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11 year old conquers difficult climbs

HUECO TANKS STATE PARK AND HISTORIC SITE, Tex. — With a concentrated squint, Ashima Shiraishi silently sized up her first rock of the day, a menacing slab of jagged beige boulder 20 feet high, scuffed by white chalk left behind from bigger, older, more experienced climbers.

Erich Schlegel for The New York Times

Ashima Shiraishi at Hueco Tanks in Texas on a climb known as Greasy Kids Stuff. In March, Shiraishi won the youth bouldering national championship.

Erich Schlegel for The New York Times

The ability to clear the mind and focus is what sets Ashima Shiraishi apart from climbers her age.

Erich Schlegel for The New York Times

Obe Carrion, Ashima Shiraishi’s coach, getting a hand from Shiraishi, right, and her aunt Kay Horikawa after a day of bouldering.

Erich Schlegel for The New York Times

Ashima Shiraishi on the stairs at the Hueco Rock Ranch. Her parents said they first noticed Shiraishi’s interest in climbing when she was in kindergarten.

Erich Schlegel for The New York Times

Little equipment, beyond a good pair of shoes, is required for bouldering.

Erich Schlegel for The New York Times

Ashima Shiraishi at Hueco Tanks in Texas with her climbing coach Obe Carrion. The ability to exploit smaller climbing holds might give young climbers like Shiraishi an advantage over adults.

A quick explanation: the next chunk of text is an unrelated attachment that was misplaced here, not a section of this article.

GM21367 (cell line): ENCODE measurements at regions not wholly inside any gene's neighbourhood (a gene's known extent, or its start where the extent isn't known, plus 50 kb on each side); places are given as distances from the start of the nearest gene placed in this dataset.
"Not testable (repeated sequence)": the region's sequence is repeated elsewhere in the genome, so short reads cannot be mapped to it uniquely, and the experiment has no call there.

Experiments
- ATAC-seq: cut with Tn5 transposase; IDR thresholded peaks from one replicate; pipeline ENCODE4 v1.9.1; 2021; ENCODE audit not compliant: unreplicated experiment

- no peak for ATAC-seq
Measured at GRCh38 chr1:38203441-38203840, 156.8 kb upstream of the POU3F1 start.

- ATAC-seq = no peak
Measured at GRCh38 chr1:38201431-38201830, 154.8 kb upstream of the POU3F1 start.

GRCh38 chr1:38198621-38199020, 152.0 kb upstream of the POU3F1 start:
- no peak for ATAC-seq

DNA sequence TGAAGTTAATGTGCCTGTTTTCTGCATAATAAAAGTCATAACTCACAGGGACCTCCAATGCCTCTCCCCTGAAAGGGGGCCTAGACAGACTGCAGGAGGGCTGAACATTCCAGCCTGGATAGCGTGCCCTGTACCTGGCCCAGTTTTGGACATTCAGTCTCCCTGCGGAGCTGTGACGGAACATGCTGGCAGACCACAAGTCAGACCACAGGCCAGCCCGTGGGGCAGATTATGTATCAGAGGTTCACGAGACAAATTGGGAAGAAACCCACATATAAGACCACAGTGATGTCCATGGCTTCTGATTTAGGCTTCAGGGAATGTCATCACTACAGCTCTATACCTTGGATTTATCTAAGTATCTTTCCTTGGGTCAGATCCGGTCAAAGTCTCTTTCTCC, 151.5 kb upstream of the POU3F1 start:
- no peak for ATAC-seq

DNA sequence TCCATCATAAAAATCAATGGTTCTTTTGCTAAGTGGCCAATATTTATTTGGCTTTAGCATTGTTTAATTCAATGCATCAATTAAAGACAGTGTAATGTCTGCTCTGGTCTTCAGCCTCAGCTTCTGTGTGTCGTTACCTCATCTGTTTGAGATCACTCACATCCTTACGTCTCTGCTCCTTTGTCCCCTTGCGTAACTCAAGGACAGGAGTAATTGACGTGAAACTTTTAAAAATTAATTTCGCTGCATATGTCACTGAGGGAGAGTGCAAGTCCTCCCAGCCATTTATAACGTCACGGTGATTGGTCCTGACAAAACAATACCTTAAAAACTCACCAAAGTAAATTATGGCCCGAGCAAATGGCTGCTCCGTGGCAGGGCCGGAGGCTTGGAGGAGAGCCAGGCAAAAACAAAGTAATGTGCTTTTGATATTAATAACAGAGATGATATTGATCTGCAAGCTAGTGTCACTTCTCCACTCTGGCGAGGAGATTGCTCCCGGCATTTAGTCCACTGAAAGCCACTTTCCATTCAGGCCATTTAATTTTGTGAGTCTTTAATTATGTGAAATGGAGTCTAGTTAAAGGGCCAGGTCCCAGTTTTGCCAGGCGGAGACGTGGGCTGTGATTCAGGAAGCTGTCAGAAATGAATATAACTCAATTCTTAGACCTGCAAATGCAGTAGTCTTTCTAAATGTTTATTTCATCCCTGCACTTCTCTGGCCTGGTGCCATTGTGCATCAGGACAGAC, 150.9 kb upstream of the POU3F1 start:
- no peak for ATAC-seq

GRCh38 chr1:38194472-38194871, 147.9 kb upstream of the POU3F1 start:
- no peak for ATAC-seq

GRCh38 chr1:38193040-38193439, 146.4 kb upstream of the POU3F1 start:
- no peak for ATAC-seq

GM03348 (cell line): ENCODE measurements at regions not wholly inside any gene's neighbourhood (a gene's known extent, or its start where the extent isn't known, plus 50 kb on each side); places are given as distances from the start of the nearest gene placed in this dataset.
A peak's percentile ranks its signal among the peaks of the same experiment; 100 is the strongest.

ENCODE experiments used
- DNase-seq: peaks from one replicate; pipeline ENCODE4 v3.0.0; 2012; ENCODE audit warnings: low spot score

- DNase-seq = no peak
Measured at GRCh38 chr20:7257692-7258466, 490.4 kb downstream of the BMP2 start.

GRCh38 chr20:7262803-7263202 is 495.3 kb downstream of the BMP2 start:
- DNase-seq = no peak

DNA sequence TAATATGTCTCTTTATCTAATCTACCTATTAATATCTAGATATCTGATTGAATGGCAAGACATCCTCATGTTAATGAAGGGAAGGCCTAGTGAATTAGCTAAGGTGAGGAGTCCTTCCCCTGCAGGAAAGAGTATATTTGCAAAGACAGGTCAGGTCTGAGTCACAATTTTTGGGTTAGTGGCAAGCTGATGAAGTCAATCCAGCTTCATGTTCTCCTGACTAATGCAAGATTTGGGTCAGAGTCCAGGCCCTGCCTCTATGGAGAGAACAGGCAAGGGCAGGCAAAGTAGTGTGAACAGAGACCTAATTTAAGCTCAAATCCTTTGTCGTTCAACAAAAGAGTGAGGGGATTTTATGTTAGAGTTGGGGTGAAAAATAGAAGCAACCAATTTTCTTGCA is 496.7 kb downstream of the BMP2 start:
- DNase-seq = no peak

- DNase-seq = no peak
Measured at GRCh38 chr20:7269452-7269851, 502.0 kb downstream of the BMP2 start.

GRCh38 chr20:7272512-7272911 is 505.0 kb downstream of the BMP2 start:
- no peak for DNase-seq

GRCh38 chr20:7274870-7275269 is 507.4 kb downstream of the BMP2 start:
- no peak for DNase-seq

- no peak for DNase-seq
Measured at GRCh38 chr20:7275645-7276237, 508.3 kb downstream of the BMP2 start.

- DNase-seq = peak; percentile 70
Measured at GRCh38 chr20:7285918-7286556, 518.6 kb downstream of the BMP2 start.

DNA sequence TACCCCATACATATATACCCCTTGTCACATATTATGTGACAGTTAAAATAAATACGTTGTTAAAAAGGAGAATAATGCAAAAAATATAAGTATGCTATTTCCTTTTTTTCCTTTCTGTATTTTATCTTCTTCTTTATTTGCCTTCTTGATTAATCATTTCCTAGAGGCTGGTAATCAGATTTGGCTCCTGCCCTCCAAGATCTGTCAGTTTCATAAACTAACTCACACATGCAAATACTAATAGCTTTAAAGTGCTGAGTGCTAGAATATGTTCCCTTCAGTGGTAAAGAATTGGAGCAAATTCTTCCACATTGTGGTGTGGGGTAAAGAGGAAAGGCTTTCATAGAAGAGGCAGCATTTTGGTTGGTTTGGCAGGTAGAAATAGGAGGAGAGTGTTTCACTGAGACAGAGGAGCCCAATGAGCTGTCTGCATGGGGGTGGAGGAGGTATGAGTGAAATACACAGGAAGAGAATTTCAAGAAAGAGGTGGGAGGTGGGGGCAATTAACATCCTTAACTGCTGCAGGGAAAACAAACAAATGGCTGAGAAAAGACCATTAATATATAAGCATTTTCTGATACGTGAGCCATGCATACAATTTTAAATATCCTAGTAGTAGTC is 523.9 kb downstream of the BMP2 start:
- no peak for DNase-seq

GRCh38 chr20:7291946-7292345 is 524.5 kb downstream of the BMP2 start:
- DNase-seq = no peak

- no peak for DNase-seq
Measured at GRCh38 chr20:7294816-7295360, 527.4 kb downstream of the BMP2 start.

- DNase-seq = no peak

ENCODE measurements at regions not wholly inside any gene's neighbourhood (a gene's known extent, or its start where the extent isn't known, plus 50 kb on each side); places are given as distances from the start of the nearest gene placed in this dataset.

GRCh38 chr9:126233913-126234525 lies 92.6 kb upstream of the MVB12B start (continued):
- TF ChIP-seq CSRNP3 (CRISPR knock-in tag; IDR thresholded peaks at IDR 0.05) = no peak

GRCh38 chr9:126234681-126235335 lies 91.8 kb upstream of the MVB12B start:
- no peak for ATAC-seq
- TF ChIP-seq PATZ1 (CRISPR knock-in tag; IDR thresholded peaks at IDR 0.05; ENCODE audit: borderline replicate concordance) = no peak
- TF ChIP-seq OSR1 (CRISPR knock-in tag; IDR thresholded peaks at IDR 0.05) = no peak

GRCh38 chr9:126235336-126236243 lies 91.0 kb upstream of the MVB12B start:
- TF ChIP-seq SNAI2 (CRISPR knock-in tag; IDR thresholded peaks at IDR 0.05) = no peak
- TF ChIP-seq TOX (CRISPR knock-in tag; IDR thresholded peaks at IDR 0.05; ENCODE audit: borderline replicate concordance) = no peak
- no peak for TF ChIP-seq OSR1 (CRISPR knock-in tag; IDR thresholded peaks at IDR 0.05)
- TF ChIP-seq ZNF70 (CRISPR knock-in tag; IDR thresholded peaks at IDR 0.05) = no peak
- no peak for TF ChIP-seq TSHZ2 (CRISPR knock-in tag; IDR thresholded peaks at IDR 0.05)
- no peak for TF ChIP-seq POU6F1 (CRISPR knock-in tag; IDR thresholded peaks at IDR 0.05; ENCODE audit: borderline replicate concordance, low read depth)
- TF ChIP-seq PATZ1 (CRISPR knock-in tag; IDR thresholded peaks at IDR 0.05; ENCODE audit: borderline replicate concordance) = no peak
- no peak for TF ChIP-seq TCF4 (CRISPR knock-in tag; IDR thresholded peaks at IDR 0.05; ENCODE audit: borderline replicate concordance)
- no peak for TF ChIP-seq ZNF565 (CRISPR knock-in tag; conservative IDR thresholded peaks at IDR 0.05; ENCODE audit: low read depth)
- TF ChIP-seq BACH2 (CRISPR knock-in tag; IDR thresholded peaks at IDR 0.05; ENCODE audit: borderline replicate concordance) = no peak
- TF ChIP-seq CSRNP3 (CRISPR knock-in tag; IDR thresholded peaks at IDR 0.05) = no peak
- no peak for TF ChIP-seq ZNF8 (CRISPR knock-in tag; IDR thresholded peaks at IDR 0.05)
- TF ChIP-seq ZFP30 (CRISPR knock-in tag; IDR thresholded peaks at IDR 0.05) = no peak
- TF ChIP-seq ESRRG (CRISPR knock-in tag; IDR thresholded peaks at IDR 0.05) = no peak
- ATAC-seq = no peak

Erich Schlegel for The New York Times

Ashima Shiraishi and Obe Carrion playing table tennis at Hueco Rock Ranch.

A black crash pad as thick as a mattress was placed on the ground, and without a rope or harness for protection, Ashima shrugged off her purple jacket, hoisted herself onto the boulder and began to scramble up, her calf muscles bulging gently as she grabbed one nearly invisible ledge of rock after another. With a final stretch, she reached the top, her glossy black ponytail disappearing first, then one limb at a time, until she was out of sight.

A tiny voice floated over the top of the boulder. “How do you get down?” she said.

Ashima had just begun a two-week climbing expedition this spring at Hueco Tanks, a state park that is a mecca for bouldering enthusiasts, 860 acres of rock masses surrounded by endless desert and sky 30 miles northeast of El Paso.

Three days after she arrived, she stunned the bouldering world by climbing Crown of Aragorn, an exceedingly difficult route that requires climbers to contort their bodies and hang practically upside down by their fingers as they navigate a rock that juts out from the ground at a 45-degree angle.

On the scale of V0 to V16 that governs bouldering, Crown of Aragorn is a V13, a level that only a few female climbers had reached.

None were 10 years old, as she was.

Ashima, a petite girl with pale skin, a toothy smile and a thick fringe of bangs cut in a perfect line across her forehead, is not only the best climber her age in the United States, or maybe anywhere, but her accomplishments have already placed her among the elite in the sport.